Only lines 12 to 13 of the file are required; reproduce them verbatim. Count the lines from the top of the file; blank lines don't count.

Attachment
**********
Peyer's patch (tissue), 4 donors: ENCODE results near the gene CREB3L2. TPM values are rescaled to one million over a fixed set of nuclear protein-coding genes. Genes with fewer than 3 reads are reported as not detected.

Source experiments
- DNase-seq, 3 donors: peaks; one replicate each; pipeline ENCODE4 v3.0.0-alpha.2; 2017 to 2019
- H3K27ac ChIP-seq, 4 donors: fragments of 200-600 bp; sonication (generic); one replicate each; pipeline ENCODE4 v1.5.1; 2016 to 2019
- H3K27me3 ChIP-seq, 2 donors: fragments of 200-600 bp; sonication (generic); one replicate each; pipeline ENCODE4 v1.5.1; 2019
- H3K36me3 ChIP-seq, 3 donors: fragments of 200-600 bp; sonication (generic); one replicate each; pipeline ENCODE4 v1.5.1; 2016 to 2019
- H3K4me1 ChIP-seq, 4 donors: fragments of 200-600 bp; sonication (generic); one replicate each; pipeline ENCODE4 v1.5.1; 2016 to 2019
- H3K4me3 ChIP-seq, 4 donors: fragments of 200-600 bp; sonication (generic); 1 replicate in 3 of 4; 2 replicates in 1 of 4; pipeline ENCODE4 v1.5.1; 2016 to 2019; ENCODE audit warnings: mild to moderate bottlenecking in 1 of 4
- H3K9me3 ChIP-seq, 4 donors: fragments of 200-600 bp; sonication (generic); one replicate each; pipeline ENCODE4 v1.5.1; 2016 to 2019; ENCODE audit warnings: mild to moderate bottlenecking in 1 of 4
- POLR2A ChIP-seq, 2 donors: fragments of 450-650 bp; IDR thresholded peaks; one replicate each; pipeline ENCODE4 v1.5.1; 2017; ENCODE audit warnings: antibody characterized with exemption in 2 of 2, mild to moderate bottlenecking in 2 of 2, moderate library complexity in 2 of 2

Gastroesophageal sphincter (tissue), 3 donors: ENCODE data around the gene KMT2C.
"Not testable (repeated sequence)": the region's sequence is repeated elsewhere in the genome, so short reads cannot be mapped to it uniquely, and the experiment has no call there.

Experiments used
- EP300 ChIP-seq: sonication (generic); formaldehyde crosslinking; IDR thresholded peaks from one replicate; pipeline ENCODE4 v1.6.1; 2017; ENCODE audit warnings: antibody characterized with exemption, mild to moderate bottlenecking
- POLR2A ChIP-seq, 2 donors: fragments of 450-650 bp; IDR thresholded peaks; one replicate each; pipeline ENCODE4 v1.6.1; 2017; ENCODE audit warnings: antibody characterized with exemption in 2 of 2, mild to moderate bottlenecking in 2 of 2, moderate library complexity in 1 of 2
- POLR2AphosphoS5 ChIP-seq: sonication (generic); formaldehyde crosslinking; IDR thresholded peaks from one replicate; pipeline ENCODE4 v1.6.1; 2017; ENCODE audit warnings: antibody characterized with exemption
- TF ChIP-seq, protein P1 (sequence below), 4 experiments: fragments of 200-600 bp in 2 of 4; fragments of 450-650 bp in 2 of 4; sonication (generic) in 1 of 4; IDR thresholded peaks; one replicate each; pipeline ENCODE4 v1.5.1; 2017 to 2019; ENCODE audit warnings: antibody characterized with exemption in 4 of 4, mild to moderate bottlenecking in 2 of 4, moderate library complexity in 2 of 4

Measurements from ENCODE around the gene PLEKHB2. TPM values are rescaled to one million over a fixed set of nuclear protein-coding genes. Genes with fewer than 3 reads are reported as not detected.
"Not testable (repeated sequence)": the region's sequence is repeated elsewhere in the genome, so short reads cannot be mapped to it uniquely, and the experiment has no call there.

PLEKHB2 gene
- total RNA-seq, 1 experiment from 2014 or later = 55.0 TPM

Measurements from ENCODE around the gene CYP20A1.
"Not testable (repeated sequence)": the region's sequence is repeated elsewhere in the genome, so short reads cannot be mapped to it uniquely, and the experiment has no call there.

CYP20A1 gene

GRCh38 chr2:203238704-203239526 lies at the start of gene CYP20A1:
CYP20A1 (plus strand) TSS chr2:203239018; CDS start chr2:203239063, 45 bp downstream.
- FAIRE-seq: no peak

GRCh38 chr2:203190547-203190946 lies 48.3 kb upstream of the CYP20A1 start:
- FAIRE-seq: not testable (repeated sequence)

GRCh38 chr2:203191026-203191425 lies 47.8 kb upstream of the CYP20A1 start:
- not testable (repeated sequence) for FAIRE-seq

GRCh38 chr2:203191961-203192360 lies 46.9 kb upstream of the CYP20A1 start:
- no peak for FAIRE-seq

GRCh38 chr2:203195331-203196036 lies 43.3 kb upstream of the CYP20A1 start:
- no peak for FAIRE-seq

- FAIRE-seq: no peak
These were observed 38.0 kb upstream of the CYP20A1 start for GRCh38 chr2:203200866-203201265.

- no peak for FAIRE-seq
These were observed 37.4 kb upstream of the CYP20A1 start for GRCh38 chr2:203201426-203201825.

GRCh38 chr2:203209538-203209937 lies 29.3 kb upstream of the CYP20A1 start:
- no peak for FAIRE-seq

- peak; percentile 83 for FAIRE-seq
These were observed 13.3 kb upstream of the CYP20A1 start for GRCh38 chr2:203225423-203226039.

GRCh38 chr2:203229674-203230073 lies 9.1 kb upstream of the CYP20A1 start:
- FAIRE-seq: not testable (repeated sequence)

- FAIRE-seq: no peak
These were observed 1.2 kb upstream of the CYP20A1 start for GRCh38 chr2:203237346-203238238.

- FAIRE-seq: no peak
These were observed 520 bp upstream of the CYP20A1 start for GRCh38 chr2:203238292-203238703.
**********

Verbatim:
"Not testable (repeated sequence)": the region's sequence is repeated elsewhere in the genome, so short reads cannot be mapped to it uniquely, and the experiment has no call there.

Experiments used